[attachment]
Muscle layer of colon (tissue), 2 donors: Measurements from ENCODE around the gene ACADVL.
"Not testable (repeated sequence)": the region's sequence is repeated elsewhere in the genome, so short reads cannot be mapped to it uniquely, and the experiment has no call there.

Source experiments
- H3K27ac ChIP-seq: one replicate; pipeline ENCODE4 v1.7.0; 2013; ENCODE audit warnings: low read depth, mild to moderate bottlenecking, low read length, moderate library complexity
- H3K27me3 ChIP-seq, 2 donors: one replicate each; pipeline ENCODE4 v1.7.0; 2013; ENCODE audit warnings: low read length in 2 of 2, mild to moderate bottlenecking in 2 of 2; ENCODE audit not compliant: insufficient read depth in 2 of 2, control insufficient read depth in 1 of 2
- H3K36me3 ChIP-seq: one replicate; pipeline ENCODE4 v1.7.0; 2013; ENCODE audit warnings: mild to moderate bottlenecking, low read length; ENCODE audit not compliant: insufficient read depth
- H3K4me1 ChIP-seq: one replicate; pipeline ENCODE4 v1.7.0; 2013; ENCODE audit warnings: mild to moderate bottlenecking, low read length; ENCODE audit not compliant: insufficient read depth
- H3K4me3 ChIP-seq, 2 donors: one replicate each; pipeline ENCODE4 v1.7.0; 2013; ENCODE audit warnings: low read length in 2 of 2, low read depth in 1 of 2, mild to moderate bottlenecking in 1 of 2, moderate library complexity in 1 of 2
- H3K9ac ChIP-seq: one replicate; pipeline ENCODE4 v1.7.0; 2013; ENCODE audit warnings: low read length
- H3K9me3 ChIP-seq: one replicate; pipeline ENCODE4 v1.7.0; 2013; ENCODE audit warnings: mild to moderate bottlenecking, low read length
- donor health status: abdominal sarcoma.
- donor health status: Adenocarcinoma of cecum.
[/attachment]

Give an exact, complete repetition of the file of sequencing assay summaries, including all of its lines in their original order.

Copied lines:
Muscle layer of colon (tissue), 2 donors: Measurements from ENCODE around the gene ACADVL.
"Not testable (repeated sequence)": the region's sequence is repeated elsewhere in the genome, so short reads cannot be mapped to it uniquely, and the experiment has no call there.

Source experiments
- H3K27ac ChIP-seq: one replicate; pipeline ENCODE4 v1.7.0; 2013; ENCODE audit warnings: low read depth, mild to moderate bottlenecking, low read length, moderate library complexity
- H3K27me3 ChIP-seq, 2 donors: one replicate each; pipeline ENCODE4 v1.7.0; 2013; ENCODE audit warnings: low read length in 2 of 2, mild to moderate bottlenecking in 2 of 2; ENCODE audit not compliant: insufficient read depth in 2 of 2, control insufficient read depth in 1 of 2
- H3K36me3 ChIP-seq: one replicate; pipeline ENCODE4 v1.7.0; 2013; ENCODE audit warnings: mild to moderate bottlenecking, low read length; ENCODE audit not compliant: insufficient read depth
- H3K4me1 ChIP-seq: one replicate; pipeline ENCODE4 v1.7.0; 2013; ENCODE audit warnings: mild to moderate bottlenecking, low read length; ENCODE audit not compliant: insufficient read depth
- H3K4me3 ChIP-seq, 2 donors: one replicate each; pipeline ENCODE4 v1.7.0; 2013; ENCODE audit warnings: low read length in 2 of 2, low read depth in 1 of 2, mild to moderate bottlenecking in 1 of 2, moderate library complexity in 1 of 2
- H3K9ac ChIP-seq: one replicate; pipeline ENCODE4 v1.7.0; 2013; ENCODE audit warnings: low read length
- H3K9me3 ChIP-seq: one replicate; pipeline ENCODE4 v1.7.0; 2013; ENCODE audit warnings: mild to moderate bottlenecking, low read length
- donor health status: abdominal sarcoma.
- donor health status: Adenocarcinoma of cecum.